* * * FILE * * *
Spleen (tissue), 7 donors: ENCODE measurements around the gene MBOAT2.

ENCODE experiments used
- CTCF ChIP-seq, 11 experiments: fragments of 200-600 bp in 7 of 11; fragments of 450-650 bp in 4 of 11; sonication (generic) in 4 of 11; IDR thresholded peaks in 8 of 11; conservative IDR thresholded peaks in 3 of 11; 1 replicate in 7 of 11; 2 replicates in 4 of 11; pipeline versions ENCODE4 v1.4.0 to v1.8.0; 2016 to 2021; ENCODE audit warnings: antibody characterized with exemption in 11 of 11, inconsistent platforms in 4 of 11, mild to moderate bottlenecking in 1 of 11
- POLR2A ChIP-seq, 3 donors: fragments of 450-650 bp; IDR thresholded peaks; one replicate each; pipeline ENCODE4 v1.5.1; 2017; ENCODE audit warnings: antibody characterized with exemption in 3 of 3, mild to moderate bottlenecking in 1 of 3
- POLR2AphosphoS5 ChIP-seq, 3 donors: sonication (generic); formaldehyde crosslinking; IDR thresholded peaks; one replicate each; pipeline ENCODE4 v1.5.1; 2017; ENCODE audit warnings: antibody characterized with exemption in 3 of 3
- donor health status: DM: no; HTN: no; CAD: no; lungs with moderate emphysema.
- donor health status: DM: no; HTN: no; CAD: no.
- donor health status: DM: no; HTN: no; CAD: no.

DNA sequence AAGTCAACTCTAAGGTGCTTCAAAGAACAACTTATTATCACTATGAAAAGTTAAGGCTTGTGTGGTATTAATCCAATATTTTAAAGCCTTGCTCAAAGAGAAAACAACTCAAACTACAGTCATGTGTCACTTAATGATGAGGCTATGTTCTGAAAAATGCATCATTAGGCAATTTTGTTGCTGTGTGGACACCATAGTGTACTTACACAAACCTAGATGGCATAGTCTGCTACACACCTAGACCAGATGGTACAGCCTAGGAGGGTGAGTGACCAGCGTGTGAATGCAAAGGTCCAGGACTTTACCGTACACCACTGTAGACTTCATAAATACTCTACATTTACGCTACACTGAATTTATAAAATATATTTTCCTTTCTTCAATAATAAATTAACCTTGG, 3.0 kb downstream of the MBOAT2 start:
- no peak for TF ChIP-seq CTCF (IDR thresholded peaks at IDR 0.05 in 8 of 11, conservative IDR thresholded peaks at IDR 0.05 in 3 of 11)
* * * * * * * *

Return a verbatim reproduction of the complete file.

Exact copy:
Spleen (tissue), 7 donors: ENCODE measurements around the gene MBOAT2.

ENCODE experiments used
- CTCF ChIP-seq, 11 experiments: fragments of 200-600 bp in 7 of 11; fragments of 450-650 bp in 4 of 11; sonication (generic) in 4 of 11; IDR thresholded peaks in 8 of 11; conservative IDR thresholded peaks in 3 of 11; 1 replicate in 7 of 11; 2 replicates in 4 of 11; pipeline versions ENCODE4 v1.4.0 to v1.8.0; 2016 to 2021; ENCODE audit warnings: antibody characterized with exemption in 11 of 11, inconsistent platforms in 4 of 11, mild to moderate bottlenecking in 1 of 11
- POLR2A ChIP-seq, 3 donors: fragments of 450-650 bp; IDR thresholded peaks; one replicate each; pipeline ENCODE4 v1.5.1; 2017; ENCODE audit warnings: antibody characterized with exemption in 3 of 3, mild to moderate bottlenecking in 1 of 3
- POLR2AphosphoS5 ChIP-seq, 3 donors: sonication (generic); formaldehyde crosslinking; IDR thresholded peaks; one replicate each; pipeline ENCODE4 v1.5.1; 2017; ENCODE audit warnings: antibody characterized with exemption in 3 of 3
- donor health status: DM: no; HTN: no; CAD: no; lungs with moderate emphysema.
- donor health status: DM: no; HTN: no; CAD: no.
- donor health status: DM: no; HTN: no; CAD: no.

DNA sequence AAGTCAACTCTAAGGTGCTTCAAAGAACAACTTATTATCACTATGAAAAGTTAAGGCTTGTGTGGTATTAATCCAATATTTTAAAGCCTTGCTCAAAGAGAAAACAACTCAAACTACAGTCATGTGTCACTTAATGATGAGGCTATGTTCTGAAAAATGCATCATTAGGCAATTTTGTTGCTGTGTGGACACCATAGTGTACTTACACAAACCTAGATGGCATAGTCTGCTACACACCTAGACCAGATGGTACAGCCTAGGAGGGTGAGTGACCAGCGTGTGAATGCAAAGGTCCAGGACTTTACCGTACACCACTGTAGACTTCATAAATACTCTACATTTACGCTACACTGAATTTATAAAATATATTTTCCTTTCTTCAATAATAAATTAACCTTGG, 3.0 kb downstream of the MBOAT2 start:
- no peak for TF ChIP-seq CTCF (IDR thresholded peaks at IDR 0.05 in 8 of 11, conservative IDR thresholded peaks at IDR 0.05 in 3 of 11)